Im Focus: Climate satellite: Tracking methane with robust laser technology

Heatwaves in the Arctic, longer periods of vegetation in Europe, severe floods in West Africa – starting in 2021, scientists want to explore the emissions of the greenhouse gas methane with the German-French satellite MERLIN. This is made possible by a new robust laser system of the Fraunhofer Institute for Laser Technology ILT in Aachen, which achieves unprecedented measurement accuracy.

Methane is primarily the result of the decomposition of organic matter. The gas has a 25 times greater warming potential than carbon dioxide, but is not as...

Im Focus: How protons move through a fuel cell

Hydrogen is regarded as the energy source of the future: It is produced with solar power and can be used to generate heat and electricity in fuel cells. Empa researchers have now succeeded in decoding the movement of hydrogen ions in crystals – a key step towards more efficient energy conversion in the hydrogen industry of tomorrow.

As charge carriers, electrons and ions play the leading role in electrochemical energy storage devices and converters such as batteries and fuel cells. Proton...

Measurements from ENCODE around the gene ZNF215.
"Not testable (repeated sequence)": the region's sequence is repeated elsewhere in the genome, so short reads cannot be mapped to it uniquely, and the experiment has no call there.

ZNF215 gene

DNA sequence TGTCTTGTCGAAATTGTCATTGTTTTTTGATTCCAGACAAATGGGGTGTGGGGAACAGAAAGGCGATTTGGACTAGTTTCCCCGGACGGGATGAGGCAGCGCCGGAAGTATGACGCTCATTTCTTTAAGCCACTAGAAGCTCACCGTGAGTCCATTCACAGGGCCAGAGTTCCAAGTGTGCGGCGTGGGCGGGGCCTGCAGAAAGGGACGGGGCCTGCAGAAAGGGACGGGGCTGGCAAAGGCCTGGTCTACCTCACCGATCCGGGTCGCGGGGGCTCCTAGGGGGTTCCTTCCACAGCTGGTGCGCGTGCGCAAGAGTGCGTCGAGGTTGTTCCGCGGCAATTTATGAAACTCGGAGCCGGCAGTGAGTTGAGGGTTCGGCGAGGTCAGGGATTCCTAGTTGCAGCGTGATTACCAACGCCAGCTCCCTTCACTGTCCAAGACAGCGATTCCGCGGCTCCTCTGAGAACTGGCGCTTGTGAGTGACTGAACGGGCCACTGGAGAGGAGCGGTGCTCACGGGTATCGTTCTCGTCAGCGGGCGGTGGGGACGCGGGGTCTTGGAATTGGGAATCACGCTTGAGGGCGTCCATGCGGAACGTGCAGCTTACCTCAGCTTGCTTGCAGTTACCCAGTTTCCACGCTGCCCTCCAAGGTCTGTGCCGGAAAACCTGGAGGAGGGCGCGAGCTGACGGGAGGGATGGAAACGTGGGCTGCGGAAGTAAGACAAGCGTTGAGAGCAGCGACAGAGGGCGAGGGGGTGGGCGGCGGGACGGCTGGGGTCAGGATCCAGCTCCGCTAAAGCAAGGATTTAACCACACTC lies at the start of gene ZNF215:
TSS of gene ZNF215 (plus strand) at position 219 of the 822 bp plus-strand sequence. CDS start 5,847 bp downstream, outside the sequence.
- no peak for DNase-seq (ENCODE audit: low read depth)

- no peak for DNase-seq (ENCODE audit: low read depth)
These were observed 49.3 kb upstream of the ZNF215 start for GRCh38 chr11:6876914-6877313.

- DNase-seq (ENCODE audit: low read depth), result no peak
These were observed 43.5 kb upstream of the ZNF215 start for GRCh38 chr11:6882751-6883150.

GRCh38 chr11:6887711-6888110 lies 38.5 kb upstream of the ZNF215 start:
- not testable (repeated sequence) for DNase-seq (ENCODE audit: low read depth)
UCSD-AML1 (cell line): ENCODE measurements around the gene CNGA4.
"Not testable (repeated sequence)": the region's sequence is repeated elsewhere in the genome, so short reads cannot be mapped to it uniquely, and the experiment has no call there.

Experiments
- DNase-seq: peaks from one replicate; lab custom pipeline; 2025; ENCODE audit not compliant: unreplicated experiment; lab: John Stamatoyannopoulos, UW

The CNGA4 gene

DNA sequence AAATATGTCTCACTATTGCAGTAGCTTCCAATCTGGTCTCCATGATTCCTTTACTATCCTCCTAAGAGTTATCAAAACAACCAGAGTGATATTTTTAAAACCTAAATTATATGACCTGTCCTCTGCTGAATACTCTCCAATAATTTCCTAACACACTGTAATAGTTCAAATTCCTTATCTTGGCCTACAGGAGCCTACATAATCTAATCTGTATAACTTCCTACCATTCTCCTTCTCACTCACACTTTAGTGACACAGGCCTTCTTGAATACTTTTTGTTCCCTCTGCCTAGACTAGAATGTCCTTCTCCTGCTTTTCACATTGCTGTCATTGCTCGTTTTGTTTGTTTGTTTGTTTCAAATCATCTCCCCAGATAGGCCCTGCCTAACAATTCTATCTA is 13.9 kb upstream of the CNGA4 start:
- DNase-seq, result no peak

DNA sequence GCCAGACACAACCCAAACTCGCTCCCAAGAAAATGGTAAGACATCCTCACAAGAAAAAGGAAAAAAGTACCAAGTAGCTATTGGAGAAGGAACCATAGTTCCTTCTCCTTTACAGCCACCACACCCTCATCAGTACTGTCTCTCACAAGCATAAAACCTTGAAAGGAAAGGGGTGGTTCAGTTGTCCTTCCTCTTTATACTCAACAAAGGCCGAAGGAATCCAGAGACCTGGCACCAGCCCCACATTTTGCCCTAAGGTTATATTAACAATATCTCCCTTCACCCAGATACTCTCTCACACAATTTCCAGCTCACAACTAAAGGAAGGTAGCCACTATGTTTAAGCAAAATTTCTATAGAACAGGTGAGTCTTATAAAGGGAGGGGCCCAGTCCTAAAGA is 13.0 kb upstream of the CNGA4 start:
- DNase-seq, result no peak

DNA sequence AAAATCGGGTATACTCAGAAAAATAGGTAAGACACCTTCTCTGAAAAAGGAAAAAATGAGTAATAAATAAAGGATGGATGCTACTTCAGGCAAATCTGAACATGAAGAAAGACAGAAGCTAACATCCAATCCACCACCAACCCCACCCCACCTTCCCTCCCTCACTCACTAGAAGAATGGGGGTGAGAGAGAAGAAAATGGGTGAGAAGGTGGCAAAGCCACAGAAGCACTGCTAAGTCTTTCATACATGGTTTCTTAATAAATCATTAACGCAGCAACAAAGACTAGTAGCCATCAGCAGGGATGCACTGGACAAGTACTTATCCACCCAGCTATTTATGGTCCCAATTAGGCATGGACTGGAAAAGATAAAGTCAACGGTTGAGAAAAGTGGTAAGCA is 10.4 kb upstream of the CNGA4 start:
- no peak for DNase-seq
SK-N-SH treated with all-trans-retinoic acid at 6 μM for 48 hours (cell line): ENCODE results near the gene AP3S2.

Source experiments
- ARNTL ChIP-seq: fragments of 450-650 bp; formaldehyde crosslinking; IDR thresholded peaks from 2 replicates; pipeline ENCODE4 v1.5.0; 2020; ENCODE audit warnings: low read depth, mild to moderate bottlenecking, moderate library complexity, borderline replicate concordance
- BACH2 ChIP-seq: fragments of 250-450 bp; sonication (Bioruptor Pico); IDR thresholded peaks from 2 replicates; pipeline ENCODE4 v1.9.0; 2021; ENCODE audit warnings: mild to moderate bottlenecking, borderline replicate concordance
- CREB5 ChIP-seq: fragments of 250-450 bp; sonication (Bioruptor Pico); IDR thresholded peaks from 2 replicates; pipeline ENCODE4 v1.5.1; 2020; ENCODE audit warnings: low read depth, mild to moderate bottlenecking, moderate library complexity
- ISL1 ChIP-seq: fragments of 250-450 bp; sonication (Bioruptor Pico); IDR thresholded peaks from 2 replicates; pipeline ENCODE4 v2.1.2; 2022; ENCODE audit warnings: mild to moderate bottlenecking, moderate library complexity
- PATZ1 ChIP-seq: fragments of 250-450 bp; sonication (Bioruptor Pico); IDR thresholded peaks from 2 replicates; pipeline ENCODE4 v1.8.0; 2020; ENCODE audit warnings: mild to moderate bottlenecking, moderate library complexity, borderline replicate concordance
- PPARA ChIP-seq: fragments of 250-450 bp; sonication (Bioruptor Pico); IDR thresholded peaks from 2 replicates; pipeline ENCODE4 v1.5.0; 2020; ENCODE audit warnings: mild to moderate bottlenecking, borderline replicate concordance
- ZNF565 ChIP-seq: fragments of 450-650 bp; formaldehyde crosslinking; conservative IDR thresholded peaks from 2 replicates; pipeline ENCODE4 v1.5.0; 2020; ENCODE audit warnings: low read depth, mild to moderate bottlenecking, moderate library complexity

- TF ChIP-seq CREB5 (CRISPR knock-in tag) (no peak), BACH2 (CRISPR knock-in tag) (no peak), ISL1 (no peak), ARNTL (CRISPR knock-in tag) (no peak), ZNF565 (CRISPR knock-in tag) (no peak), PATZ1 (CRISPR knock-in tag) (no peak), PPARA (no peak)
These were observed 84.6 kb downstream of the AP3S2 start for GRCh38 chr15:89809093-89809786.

Im Focus: A unique data centre for cosmological simulations

Scientists from the Excellence Cluster Universe at the Ludwig-Maximilians-Universität Munich have establised "Cosmowebportal", a unique data centre for cosmological simulations located at the Leibniz Supercomputing Centre (LRZ) of the Bavarian Academy of Sciences. The complete results of a series of large hydrodynamical cosmological simulations are available, with data volumes typically exceeding several hundred terabytes. Scientists worldwide can interactively explore these complex simulations via a web interface and directly access the results.

With current telescopes, scientists can observe our Universe’s galaxies and galaxy clusters and their distribution along an invisible cosmic web. From the...

Im Focus: Scientists develop molecular thermometer for contactless measurement using infrared light

Temperature measurements possible even on the smallest scale / Molecular ruby for use in material sciences, biology, and medicine

Chemists at Johannes Gutenberg University Mainz (JGU) in cooperation with researchers of the German Federal Institute for Materials Research and Testing (BAM)...

All Focus news of the innovation-report >>>

Anzeige

Anzeige

Event News

Plants are networkers

19.06.2017 | Event News

Digital Survival Training for Executives

13.06.2017 | Event News

Global Learning Council Summit 2017

13.06.2017 | Event News

 
Latest News

Touch Displays WAY-AX and WAY-DX by WayCon

27.06.2017 | Power and Electrical Engineering

Drones that drive

27.06.2017 | Information Technology

Ultra-compact phase modulators based on graphene plasmons

27.06.2017 | Physics and Astronomy

VideoLinks
B2B-VideoLinks
More VideoLinks >>>